Title of Thesis:
BIOMEDICALIZING RISK: TECHNOLOGIES OF HIV PREVENTION AND THE MORAL IMPERATIVES OF BIOLOGICAL CITIZENSHIP Summary of Research:
This thesis examines the history and social implications of the rapid self-test for human immunodeficiency virus (HIV) in the United States. Via a discursive analysis of literature, product packaging, and marketing and public health rhetoric surrounding the test (brand name: OraQuick in-home HIV test), I identify several points of contention that have arisen with the varied, sometimes disparate interests of public health, federal regulators, and private corporations. I propose that while home HIV tests may improve health outcomes for some and appear to expand consumer rights, they are in fact the vanguard of a new form of self-testing that carries a moral urgency to protect one’s own body and to manage societal risk. This thesis concludes with a critical analysis of the prophylactic use of antiretrovirals for HIV, arguing that this practice represents a new relation of the body to risk, while potentially obscuring or normalizing structural conditions that contribute to vulnerability to infection Committee Members:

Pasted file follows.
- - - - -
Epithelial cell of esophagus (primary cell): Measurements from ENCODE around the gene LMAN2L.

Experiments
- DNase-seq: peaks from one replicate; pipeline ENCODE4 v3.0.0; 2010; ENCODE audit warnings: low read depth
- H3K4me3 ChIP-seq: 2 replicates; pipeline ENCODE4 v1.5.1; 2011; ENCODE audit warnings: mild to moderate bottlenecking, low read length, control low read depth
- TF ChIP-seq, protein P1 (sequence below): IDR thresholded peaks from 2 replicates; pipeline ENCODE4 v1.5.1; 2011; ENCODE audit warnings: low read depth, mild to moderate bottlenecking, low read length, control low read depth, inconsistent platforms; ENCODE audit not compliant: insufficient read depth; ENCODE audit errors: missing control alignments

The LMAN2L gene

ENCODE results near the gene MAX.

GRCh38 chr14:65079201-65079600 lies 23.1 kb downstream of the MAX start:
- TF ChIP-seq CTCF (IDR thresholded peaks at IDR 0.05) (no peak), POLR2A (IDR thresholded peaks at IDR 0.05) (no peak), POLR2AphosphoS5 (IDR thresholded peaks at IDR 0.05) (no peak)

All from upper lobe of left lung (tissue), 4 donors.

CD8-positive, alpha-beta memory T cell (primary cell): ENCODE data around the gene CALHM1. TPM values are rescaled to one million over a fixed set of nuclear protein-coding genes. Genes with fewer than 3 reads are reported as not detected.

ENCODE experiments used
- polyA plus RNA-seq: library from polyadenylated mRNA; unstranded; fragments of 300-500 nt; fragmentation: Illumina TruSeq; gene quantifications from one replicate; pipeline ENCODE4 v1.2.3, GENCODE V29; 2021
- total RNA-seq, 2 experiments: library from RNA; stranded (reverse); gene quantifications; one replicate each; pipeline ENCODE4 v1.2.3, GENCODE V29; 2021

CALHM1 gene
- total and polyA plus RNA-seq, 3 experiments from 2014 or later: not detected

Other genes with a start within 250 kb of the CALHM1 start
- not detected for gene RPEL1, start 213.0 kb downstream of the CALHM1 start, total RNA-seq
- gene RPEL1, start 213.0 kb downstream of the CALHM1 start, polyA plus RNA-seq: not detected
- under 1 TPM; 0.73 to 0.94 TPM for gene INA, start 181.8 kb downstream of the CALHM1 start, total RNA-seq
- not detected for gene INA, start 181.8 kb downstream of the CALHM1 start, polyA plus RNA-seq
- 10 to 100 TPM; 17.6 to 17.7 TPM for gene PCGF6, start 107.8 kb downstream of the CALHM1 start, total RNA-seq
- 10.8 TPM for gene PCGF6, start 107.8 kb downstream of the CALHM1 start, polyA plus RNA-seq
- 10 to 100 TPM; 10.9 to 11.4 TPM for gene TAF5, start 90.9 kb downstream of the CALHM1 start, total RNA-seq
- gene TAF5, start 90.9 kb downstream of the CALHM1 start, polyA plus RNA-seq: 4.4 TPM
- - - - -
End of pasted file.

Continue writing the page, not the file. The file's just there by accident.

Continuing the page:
Rebecca J. Hester, MA, PhD (Chair), Arlene Macdonald, PhD, Joan Nichols, PhD Bio:
Jonathan joined our program fall 2012. A native Texan, he earned a BA in Latin American Studies and a BS in International Economics from Texas Christian University. He comes to the IMH from UC Berkeley where he worked as an analyst and education coordinator in the Office for the Protection of Human Subjects, which led to his interest in bioethics and medical humanities. Jonathan’s current interests include social medicine, health care ethics, and research ethics.